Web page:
Kaspersky Lab pointed out that the ASUS Live Update server was cracked and weaponized by hackers, and the victims may have hundreds of thousands of scales.
The matter started last year and was discovered in January this year, but Asus currently does not seem to inform the user about the information. According to researchers at Kaspersky Lab, hackers installed a back door on the user’s computer through ASUS’s official server and used a legal ASUS digital visa to make it look like a real software update. This attack may have been going on for more than half a year before being discovered.
Vitaly Kamluk, Asia Pacific Director of Kaspersky Lab’s Global Research and Analysis team, said that when researchers contacted Asus earlier this year, the company refused to admit that its servers were compromised and said the malware was from other networks. However, the download path of the malicious software samples collected by Kaspersky is clearly directed to the ASUS server. The malware is pretending to be setup.exe, allegedly an update to the update tool itself, and the visa is valid.
Supply chain security
Kaspersky stressed that this highlights the issue of security from the supply chain, although this is not the first sight, there have been spy tools for Microsoft updates to trick users into downloading malicious software. But not so much, the hacker was redirecting the victim’s computer to the fake update server. There are many similar cases. For example, CCleaner has also been found to distribute malicious software to users through software updates, as well as the notorious notPetya attack.
However, Kaspersky director Costin Raiu pointed out that the hijacking of the ASUS server is more beautiful, more hidden and difficult to detect in similar security threats, and it is basically difficult to be discovered by users as long as it is not activated, but even in Silence on non-target systems, this attack path also means that hackers have backdoors on each infected ASUS system, and the scope is quite large. At the beginning of this year, nearly 57,000 users were infected when Kaspersky was first discovered. The current sample is only from Kaspersky’s own paying customers, and the actual number of victims may be hundreds of thousands.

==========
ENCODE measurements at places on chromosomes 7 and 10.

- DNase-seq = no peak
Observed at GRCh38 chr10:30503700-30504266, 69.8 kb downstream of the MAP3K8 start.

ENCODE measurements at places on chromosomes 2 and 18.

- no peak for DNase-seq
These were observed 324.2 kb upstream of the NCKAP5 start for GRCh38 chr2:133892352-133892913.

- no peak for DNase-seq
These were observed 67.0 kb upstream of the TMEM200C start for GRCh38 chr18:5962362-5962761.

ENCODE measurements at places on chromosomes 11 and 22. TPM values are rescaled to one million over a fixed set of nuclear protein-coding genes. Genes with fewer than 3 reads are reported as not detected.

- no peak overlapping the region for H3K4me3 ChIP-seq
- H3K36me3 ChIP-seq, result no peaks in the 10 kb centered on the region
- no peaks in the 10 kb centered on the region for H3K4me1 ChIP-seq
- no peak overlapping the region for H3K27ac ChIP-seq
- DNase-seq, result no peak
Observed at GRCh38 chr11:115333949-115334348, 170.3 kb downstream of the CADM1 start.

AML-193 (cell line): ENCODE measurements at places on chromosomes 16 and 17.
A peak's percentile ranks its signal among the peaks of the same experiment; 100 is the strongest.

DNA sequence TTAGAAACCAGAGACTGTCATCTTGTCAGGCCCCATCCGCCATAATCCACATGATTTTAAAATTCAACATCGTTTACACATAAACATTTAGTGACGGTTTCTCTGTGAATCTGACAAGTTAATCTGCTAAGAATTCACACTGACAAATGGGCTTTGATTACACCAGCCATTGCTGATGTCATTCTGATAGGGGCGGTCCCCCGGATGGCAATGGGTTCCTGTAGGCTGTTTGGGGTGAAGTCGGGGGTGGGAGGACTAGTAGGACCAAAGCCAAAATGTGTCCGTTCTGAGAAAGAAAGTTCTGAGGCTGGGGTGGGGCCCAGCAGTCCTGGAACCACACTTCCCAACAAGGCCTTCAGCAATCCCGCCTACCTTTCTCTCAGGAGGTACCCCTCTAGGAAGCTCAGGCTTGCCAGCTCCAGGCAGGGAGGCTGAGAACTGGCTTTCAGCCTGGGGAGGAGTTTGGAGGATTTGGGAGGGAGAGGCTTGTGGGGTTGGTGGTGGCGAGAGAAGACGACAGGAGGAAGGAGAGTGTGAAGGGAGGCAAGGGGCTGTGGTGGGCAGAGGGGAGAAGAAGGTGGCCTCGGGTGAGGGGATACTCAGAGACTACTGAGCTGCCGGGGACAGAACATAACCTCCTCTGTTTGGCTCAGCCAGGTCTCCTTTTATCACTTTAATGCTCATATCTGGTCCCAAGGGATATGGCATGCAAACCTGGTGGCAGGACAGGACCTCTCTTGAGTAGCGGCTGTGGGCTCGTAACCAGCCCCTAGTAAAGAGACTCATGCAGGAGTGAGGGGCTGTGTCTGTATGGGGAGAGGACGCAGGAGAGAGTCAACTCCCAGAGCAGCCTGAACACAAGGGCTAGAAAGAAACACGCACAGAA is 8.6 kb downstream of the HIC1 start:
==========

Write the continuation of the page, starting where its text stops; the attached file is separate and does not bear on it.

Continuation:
Hackers are targeted
Interestingly, however, this hacking attack is a phased and well-defined target. It is a surgical-type precision attack that identifies the opponent’s hardware address to determine whether it is the target of the attack before activating the software. This also means that the hacker knows the specific hardware address of the target in advance, rather than randomly selecting it. At present, Kaspersky can only parse out more than 600 hardware address lists from malicious software samples. It is impossible to know the whole picture, and there is no way to know who the second stage victim is.
The attack was named ShadowHammer, and Kaspersky researchers believe that the hacker is the same team as the ShadowPad and CCleaner attacks. ASUS was originally one of the main targets of the CCleaner attack, and speculated to gain access to the ASUS server. It is currently confirmed that hackers use two different ASUS digital visas to sign their malware, one that has expired in mid-2018, but the hacker then switches to the second legal visa. At present, ASUS still has no response to this.
In fact, this is not the first time ASUS has faced the security crisis. As early as 2016, it was accused by the US Federal Trade Commission. Asustek’s Netcom products have many loopholes and may face hacking threats. ASUS is committed to establishing a comprehensive security plan. Draw and conduct a 20-year independent review.
Kaspersky has launched a detection tool for the attack. People can check the MAC address online to determine if they are the target of the attack, and hope that the victim can contact Kaspersky as soon as possible. For technical details, please refer to this page Operation ShadowHammer .